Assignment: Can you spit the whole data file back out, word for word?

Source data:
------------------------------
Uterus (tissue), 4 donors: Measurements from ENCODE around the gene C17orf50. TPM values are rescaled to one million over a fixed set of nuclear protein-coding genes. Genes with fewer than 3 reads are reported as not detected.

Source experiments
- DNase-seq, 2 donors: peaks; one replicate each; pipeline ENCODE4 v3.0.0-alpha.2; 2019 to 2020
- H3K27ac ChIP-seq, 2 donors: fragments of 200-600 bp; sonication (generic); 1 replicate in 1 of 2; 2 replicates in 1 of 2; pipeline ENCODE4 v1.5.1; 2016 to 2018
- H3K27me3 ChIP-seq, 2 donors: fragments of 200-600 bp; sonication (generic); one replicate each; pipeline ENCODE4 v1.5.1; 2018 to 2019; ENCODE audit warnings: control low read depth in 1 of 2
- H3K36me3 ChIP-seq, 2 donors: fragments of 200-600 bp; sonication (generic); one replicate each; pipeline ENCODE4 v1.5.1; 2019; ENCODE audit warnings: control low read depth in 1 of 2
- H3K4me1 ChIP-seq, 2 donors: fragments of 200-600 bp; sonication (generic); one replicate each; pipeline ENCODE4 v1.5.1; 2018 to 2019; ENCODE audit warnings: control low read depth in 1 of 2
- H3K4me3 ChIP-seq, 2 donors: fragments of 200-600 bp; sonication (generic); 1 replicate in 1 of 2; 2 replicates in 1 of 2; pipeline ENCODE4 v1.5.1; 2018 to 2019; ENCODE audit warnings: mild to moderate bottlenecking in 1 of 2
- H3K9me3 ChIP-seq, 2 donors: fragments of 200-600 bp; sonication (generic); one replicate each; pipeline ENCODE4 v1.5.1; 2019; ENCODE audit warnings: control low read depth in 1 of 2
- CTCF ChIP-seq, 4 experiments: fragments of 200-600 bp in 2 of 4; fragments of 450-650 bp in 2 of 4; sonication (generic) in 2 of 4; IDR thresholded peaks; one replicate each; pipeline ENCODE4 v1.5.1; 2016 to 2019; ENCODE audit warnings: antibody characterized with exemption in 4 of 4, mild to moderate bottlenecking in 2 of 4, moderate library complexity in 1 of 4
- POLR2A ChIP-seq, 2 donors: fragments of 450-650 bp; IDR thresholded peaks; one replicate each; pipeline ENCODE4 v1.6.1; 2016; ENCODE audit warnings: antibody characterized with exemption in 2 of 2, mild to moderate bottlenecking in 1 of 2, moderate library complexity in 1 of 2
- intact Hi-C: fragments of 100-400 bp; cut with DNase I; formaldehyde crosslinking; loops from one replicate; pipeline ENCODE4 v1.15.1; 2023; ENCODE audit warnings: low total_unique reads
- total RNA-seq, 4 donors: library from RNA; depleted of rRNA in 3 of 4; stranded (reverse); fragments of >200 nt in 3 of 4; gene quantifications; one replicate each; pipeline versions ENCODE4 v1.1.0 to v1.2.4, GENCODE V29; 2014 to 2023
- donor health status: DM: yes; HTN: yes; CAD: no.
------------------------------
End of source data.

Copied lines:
Uterus (tissue), 4 donors: Measurements from ENCODE around the gene C17orf50. TPM values are rescaled to one million over a fixed set of nuclear protein-coding genes. Genes with fewer than 3 reads are reported as not detected.

Source experiments
- DNase-seq, 2 donors: peaks; one replicate each; pipeline ENCODE4 v3.0.0-alpha.2; 2019 to 2020
- H3K27ac ChIP-seq, 2 donors: fragments of 200-600 bp; sonication (generic); 1 replicate in 1 of 2; 2 replicates in 1 of 2; pipeline ENCODE4 v1.5.1; 2016 to 2018
- H3K27me3 ChIP-seq, 2 donors: fragments of 200-600 bp; sonication (generic); one replicate each; pipeline ENCODE4 v1.5.1; 2018 to 2019; ENCODE audit warnings: control low read depth in 1 of 2
- H3K36me3 ChIP-seq, 2 donors: fragments of 200-600 bp; sonication (generic); one replicate each; pipeline ENCODE4 v1.5.1; 2019; ENCODE audit warnings: control low read depth in 1 of 2
- H3K4me1 ChIP-seq, 2 donors: fragments of 200-600 bp; sonication (generic); one replicate each; pipeline ENCODE4 v1.5.1; 2018 to 2019; ENCODE audit warnings: control low read depth in 1 of 2
- H3K4me3 ChIP-seq, 2 donors: fragments of 200-600 bp; sonication (generic); 1 replicate in 1 of 2; 2 replicates in 1 of 2; pipeline ENCODE4 v1.5.1; 2018 to 2019; ENCODE audit warnings: mild to moderate bottlenecking in 1 of 2
- H3K9me3 ChIP-seq, 2 donors: fragments of 200-600 bp; sonication (generic); one replicate each; pipeline ENCODE4 v1.5.1; 2019; ENCODE audit warnings: control low read depth in 1 of 2
- CTCF ChIP-seq, 4 experiments: fragments of 200-600 bp in 2 of 4; fragments of 450-650 bp in 2 of 4; sonication (generic) in 2 of 4; IDR thresholded peaks; one replicate each; pipeline ENCODE4 v1.5.1; 2016 to 2019; ENCODE audit warnings: antibody characterized with exemption in 4 of 4, mild to moderate bottlenecking in 2 of 4, moderate library complexity in 1 of 4
- POLR2A ChIP-seq, 2 donors: fragments of 450-650 bp; IDR thresholded peaks; one replicate each; pipeline ENCODE4 v1.6.1; 2016; ENCODE audit warnings: antibody characterized with exemption in 2 of 2, mild to moderate bottlenecking in 1 of 2, moderate library complexity in 1 of 2
- intact Hi-C: fragments of 100-400 bp; cut with DNase I; formaldehyde crosslinking; loops from one replicate; pipeline ENCODE4 v1.15.1; 2023; ENCODE audit warnings: low total_unique reads
- total RNA-seq, 4 donors: library from RNA; depleted of rRNA in 3 of 4; stranded (reverse); fragments of >200 nt in 3 of 4; gene quantifications; one replicate each; pipeline versions ENCODE4 v1.1.0 to v1.2.4, GENCODE V29; 2014 to 2023
- donor health status: DM: yes; HTN: yes; CAD: no.